The Seven Regions of Portugal – Guide for Expats

5 mins read

Altogether the regions of Portugal make up a delightful country brimming with culture and traditions. These seven regions further break down into 18 districts, which some stand out for travel and overseas living. From the smaller region of Madeira to larger ones that home most of the population, many foreigners love and adore their landscapes, local communities, landmark buildings, and day to day ambience.

As an old EU nation, Portugal sits on the western Iberian Peninsula, between the Atlantic Ocean and Spain. Additionally, the Azores islands are aptly named Paradise in the Atlantic, while Madeira’s nickname is Pearl. Let us look at the seven regions and delights they have in store for anyone planning to travel or live in Portugal.

About the Regions of Portugal

1: Northern Portugal

To visit northern Portugal is to experience beautiful landscapes, from green valleys to ancient castles. The region perfectly combines old with new to present a charming area brimming with things to do and places to go. For those thinking of living in Portugal, home prices are also considerably lower than in other places like Lisbon, While for those visiting, the UNESCO Douro region should be your first port of call.

northern region

Also see Alvao and Montesinho Nature Reserves and Peneda Geres national park. Then take your tastebuds on a culinary journey. Regional dishes include Bacalhau a Gomes de Sa made from parsley, shredded cod, garlic, onion, olives, eggs, and a mirandesa steak cooked over coals.

2: Lisbon Region

Also holding the port city of the same name, the Lisbon region is Portugal’s second most populated place after the northern part. Breaking down into 18 separate neighbourhoods, Lisbon bursts with interesting places both to visit and live. Alfama that spreads from the castle walls down to the Tagus River is one.


This is where Lisbon’s most popular festivals take place. Another must-visit place is Bairro Alto, especially for the culture and nightlife scenes. Baixa is Lisbon’s downtown district, while Mouria is a multicultural mix with various shops and restaurants selling delights from around the world. Finally, Sai Vicente boasts of a flea market and Flora monastery, a marvellous example of Portuguese architecture.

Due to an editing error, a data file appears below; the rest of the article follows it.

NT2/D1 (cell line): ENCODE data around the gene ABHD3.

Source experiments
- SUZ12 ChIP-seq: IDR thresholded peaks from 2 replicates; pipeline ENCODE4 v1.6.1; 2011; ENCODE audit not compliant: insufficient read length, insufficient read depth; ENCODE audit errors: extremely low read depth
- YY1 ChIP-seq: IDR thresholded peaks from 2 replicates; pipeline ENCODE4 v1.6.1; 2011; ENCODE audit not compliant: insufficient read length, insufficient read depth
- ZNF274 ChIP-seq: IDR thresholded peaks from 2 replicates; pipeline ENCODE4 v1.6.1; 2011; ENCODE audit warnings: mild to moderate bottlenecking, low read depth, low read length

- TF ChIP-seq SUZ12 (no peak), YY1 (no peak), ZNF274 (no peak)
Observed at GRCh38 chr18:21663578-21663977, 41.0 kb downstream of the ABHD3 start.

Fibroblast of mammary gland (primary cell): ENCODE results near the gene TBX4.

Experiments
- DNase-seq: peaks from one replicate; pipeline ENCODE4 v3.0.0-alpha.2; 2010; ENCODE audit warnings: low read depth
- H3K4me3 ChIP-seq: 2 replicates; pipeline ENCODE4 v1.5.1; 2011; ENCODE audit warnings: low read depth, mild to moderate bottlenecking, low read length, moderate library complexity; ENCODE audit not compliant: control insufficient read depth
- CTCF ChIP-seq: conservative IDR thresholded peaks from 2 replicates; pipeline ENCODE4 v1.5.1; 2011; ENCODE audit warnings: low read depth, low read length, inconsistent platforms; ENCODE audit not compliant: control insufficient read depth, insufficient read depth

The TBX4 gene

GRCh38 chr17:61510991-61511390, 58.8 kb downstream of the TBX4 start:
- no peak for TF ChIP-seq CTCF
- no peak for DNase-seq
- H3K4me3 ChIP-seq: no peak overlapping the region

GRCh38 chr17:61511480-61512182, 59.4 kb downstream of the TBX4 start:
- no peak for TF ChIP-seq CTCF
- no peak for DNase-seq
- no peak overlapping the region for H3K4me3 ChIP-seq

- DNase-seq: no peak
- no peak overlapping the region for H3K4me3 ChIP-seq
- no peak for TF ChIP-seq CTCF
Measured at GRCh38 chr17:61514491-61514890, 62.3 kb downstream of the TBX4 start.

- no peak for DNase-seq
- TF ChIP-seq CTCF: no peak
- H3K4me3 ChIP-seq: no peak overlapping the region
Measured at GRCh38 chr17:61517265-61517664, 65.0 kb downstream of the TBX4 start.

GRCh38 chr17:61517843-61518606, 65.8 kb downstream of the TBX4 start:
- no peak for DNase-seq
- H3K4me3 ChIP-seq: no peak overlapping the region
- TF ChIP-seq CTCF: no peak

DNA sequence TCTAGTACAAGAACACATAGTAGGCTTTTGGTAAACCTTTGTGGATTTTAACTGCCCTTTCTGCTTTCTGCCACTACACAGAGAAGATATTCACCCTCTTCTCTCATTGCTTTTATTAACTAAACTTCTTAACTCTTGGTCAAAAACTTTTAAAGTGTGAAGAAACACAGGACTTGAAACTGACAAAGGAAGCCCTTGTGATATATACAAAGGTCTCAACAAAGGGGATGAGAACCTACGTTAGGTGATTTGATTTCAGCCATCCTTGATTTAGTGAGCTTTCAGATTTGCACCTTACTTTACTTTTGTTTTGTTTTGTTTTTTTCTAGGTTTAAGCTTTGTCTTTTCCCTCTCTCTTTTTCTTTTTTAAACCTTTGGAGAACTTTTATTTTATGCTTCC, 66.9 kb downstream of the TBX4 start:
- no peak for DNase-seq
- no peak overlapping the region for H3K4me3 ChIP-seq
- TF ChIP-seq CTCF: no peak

3: Central Portugal

Central Portugal has much to boast about, including the country’s highest mountain, coastal towns, one of Portugal’s oldest universities, vineyards. It is the birthplace of queijo da serra cheese. Major places within the region include Guarda, Covilha, Torres Vedras, Leira, Castelo Branco, Rainha. And Coimbra.

Central Portugal boasts many historic villages, including Monsanto, often called the most Portuguese village in Portugal. Sitting at a higher elevation, most villages date back hundreds of years, and visitors usually come to participate in festivals and taste mountain food like cheese, sausages, and honey. Almedia’s highlight is a 12-point fortress, while Castelo Rodrigo is known for a small gothic church and a castle and palace remains.

4: Alentejo Region

Think masses of sunflower fields, hilltop villages, olive groves, delicious regional cuisine, a robust wine industry, and beautiful beaches to understand the Alentejo region of Portugal. Numerous places to visit include Marvao and Monsaraz walled towns, Beja, Santarem, Portalegre, and the UNESCO world heritage cities of Elvas and Evora.